In unusually strong criticism of an EU government, European Commission vice-president Viviane Reding said on Tuesday she was “personally appalled” by France’s behaviour, which she believed it was in breach of European law.
“This is a situation I thought Europe would not have to witness again after the second world war,” said Ms Reding, referring to Nazi Germany’s persecution of gypsies.
Ms Reding’s comments were backed by José Manuel Barroso, the Commission president, who had been criticised in recent weeks for a timid response to France’s action and for showing too much deference to one of the EU’s founding member states.
France said it was “astonished” by the criticism and that such comments would not help the situation. Ms Reding said Paris had broken EU law on the free movement of people in deporting about 8,000 Roma this year to Romania and Bulgaria as part of a crackdown on crime.
“We have learnt of Ms Reding’s criticisms with astonishment,” the French foreign ministry said. “This isn’t the time for this kind of polemic or such statements.”
Ms Reding said that France would be in violation of EU law if it targeted a certain group, or groups, on the basis of race or ethnic origin, and threatened legal action against Paris.
Ms Reding’s ire was triggered by revelations that the French interior ministry had in early August ordered local prefects to prioritise the evacuation of illegal Roma camps as part of a high-profile law and order campaign launched by President Nicolas Sarkozy in July.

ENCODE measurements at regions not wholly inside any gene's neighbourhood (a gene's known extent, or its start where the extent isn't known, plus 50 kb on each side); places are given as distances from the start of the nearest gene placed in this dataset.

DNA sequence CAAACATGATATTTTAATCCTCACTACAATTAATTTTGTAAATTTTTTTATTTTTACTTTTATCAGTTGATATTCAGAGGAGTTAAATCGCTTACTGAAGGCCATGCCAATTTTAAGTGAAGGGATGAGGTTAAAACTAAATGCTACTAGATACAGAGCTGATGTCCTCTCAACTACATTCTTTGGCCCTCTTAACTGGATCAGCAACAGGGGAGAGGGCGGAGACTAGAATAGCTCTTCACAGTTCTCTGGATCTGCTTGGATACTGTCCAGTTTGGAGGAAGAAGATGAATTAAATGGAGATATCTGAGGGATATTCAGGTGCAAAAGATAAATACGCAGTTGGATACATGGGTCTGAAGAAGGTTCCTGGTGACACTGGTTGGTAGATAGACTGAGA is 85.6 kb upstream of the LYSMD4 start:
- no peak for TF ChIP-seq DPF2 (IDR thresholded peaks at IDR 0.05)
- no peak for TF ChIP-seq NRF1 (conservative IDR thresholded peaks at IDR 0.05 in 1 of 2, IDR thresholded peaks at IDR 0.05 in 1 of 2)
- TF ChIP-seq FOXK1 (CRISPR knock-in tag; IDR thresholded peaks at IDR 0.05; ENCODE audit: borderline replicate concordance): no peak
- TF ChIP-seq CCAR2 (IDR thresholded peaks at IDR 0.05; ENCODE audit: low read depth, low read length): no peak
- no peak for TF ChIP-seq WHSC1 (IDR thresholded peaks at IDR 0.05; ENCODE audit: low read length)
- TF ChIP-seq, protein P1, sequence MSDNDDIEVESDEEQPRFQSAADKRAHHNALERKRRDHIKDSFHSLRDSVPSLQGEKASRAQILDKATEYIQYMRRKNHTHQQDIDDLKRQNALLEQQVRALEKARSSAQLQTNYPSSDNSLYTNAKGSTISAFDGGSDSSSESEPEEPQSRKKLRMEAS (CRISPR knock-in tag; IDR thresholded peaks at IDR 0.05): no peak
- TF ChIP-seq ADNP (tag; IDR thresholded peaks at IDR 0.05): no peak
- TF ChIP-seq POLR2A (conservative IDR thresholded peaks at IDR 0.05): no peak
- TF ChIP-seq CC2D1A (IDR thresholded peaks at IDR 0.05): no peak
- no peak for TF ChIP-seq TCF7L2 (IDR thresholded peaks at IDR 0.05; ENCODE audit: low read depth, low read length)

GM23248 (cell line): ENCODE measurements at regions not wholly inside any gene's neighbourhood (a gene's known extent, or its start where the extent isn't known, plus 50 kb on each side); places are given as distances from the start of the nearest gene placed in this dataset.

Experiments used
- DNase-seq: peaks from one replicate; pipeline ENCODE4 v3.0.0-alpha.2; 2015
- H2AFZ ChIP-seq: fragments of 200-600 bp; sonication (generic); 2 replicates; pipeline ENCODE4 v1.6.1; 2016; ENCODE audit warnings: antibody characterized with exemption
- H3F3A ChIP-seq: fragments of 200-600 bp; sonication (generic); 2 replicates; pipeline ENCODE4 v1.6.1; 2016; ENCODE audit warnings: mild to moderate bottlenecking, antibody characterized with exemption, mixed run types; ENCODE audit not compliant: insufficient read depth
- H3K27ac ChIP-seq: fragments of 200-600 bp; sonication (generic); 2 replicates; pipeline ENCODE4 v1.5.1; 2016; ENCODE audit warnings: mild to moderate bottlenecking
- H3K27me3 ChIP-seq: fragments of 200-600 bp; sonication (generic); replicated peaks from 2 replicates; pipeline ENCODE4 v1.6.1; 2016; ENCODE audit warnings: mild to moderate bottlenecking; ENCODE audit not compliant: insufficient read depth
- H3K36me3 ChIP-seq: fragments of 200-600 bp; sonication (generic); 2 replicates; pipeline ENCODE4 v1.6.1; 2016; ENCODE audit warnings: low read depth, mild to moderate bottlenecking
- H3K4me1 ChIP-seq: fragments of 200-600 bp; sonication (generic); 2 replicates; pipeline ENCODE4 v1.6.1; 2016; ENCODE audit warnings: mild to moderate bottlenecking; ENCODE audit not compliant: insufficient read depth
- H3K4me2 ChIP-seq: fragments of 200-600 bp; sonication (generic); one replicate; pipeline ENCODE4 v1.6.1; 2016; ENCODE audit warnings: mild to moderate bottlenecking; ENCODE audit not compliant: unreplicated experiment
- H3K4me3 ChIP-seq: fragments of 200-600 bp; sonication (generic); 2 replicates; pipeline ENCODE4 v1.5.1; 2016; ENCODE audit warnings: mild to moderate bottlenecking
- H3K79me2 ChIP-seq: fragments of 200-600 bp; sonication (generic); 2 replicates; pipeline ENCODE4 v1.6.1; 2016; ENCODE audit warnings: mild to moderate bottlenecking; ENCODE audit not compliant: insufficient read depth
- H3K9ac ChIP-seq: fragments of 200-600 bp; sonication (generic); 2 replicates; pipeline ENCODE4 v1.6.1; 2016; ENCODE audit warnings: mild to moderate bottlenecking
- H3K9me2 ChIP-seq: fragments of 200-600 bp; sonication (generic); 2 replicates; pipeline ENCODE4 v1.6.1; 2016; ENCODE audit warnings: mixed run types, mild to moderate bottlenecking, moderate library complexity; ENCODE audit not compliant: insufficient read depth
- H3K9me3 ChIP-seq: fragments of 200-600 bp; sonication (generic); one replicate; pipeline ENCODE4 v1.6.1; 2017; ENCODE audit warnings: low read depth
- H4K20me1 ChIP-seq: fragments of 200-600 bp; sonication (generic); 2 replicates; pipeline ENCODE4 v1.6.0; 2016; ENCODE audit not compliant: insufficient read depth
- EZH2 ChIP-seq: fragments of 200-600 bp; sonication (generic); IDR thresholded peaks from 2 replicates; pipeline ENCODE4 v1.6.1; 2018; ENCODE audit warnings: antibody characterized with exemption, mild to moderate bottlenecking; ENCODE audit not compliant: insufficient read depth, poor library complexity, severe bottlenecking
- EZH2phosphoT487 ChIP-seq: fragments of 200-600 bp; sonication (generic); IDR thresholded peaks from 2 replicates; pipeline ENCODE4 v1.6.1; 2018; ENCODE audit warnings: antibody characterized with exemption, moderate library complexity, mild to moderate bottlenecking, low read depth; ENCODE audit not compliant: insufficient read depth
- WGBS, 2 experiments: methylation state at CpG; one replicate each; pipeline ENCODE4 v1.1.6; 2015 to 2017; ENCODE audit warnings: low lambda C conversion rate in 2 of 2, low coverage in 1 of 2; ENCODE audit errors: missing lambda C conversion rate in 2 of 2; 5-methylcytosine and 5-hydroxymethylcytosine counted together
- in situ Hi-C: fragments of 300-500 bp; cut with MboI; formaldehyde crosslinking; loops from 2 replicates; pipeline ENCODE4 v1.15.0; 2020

Though the president had pledged to resolve “the problem of the Roma and other travelling people” with a crackdown on illegal camps, French ministers had assured Ms Reding on a visit to Brussels at the end of August that their programme had not targeted any ethnic group.
Nonetheless the interior ministry felt obliged on Monday to re-issue its original memo, this time leaving out any mention of prioritising Roma migrants.
Brice Hortefeux, interior minister, on Tuesday said the government was only evacuating camps that had been judged illegal by the courts. “We are not evacuating them because they are Roma but because they are illegal,” he said in response to questions in parliament. Since August 1 some 441 camps had been dismantled,
Human rights groups in France said they would continue to monitor the situation. “It is not just because they have withdrawn the circular that things will change,” said Stéphane Maugendre of the Information and Support for Immigrants group.